National / International News

Armed Forces Day: Liverpool leads events across country

BBC - Fri, 2017-06-23 19:48
The event is billed as a chance to show support for those connected with the UK military.

China landslide leaves 100 missing in Sichuan

BBC - Fri, 2017-06-23 18:34
A rescue operation is under way after about 40 homes were destroyed in Sichuan province.

Newspaper headlines: Armed police, flat evacuations and Brexit

BBC - Fri, 2017-06-23 17:57
The Grenfell Tower blaze continues to dominate the front pages.

Hill figures: The stories behind the scars on England's skin

BBC - Fri, 2017-06-23 17:01
From pagan worship to homesick soldiers, what is the story behind England's hill figures?

Passions flare as Turkey excludes evolution from textbooks

BBC - Fri, 2017-06-23 16:57
The "controversial" theory is too complex for schoolchildren, an education official says.

George Formby's banjo ukulele for sale at auction

BBC - Fri, 2017-06-23 16:52
George Formby would entertain troops in World War Two.

Reality Check: How many people are affected by May's offer?

BBC - Fri, 2017-06-23 16:47
Theresa May offers to protect EU nationals in the UK if UK nationals are protected in Europe.

Glastonbury quiz: Test your knowledge

BBC - Fri, 2017-06-23 16:45
Glastonbury quiz: How much do you know?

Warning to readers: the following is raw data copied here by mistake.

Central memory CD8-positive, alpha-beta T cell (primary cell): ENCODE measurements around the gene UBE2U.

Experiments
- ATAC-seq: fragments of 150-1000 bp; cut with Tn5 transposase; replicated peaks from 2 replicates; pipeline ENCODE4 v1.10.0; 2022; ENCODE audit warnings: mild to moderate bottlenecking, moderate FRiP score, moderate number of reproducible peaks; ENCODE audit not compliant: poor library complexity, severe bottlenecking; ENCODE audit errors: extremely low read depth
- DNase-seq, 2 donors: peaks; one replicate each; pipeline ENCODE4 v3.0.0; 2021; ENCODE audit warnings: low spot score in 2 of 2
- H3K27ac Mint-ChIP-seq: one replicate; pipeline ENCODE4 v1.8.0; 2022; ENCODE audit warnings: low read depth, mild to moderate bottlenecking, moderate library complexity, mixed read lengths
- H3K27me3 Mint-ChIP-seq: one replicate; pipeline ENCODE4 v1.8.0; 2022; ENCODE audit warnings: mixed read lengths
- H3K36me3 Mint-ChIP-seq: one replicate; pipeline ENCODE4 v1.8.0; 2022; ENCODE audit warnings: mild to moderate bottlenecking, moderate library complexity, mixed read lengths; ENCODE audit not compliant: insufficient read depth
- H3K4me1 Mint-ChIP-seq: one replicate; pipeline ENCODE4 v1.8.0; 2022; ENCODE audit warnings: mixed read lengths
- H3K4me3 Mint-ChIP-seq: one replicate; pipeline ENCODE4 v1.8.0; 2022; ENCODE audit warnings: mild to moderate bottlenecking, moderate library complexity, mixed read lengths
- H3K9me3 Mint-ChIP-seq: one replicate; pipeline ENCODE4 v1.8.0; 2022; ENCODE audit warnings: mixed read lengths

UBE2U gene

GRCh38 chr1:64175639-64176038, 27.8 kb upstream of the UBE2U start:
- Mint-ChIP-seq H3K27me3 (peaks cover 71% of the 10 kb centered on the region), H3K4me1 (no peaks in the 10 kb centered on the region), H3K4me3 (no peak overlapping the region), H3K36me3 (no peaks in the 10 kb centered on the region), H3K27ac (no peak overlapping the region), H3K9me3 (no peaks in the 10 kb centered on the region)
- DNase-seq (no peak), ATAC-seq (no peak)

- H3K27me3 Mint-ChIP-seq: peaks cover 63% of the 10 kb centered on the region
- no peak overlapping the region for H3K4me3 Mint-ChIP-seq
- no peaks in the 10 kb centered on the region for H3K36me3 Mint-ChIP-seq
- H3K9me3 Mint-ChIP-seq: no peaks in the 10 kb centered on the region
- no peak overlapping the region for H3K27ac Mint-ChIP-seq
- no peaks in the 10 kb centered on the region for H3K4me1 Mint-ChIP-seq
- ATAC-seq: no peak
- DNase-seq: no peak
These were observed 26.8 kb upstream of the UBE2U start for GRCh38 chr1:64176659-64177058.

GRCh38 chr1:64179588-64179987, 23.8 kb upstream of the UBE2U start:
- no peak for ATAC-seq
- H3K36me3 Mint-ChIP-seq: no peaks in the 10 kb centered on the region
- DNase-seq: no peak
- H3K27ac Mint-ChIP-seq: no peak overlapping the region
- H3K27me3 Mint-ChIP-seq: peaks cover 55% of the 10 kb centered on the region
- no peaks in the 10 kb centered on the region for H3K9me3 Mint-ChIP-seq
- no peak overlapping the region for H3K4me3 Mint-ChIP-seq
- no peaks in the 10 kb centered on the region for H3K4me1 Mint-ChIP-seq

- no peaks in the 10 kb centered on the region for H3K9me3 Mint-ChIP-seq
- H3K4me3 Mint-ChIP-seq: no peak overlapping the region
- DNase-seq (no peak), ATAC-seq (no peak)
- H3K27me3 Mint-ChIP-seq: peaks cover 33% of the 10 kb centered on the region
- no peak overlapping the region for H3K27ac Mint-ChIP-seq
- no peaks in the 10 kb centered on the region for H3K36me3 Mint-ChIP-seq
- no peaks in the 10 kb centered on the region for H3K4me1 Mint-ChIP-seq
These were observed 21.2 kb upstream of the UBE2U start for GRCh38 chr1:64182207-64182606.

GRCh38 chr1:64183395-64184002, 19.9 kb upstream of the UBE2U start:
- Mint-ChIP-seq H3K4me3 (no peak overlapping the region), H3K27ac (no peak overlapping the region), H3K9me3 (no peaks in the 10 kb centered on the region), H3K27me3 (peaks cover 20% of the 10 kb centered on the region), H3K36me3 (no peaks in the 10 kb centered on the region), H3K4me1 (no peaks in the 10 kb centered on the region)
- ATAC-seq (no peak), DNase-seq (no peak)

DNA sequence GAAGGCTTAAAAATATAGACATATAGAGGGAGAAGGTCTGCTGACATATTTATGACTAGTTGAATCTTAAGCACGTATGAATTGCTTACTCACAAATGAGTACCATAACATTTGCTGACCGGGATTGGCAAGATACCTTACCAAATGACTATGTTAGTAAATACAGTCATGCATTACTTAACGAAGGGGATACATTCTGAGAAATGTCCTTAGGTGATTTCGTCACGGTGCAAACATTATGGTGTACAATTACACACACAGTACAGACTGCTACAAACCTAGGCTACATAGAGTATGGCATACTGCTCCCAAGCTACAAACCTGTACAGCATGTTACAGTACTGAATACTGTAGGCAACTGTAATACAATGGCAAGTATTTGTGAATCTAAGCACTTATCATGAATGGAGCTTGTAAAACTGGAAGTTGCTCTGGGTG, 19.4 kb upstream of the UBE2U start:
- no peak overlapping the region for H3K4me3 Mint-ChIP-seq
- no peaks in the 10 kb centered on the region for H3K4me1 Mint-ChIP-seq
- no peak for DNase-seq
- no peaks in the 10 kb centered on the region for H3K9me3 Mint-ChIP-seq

'I kept my daughter's body at home for three weeks'

BBC - Fri, 2017-06-23 16:37
When her daughter died, Gilli Davidson wanted to keep her at home - the funeral director made that possible.

North Carolina Televangelist Indicted On Charges Of Tax Crimes

NPR News - Fri, 2017-06-23 16:21

The televangelist and author of books on faith and finances has allegedly carried out various forms of tax fraud for more than a decade, according to a grand jury's indictment.

Teenage, gay and Northern Irish

BBC - Fri, 2017-06-23 15:59
Two teenagers share their experience of growing up gay in Northern Ireland.

Week in pictures: 17-23 June 2017

BBC - Fri, 2017-06-23 15:58
A selection of the best news photographs from around the world, taken over the past week.

The online groups of men who avoid masturbation

BBC - Fri, 2017-06-23 15:37
Their motivations vary, but a growing number of men are gathering online in communities devoted to abstinence from masturbation.

Illinois Bishop Decrees No Communion, Funeral Rites For Same-Sex Spouses

NPR News - Fri, 2017-06-23 15:36

Bishop Thomas Paprocki is telling priests in his diocese not to offer sacraments to people in same-sex marriages. A Catholic LGBT group calls the decree "mean-spirited and unchristian in the extreme."

(Image credit: Seth Perlman/AP)

Lake Chad: The faces of the world's 'silent emergency'

BBC - Fri, 2017-06-23 15:29
Award-winning photographer Chris de Bode describes the desperation of people living in northern Cameroon.

Camden flats: Confusion as evacuation begins

BBC - Fri, 2017-06-23 15:24
Residents complain about lack of communication from Camden Council as five tower blocks are evacuated.

A former coal miner's take on the declining industry

Marketplace - American Public Media - Fri, 2017-06-23 15:12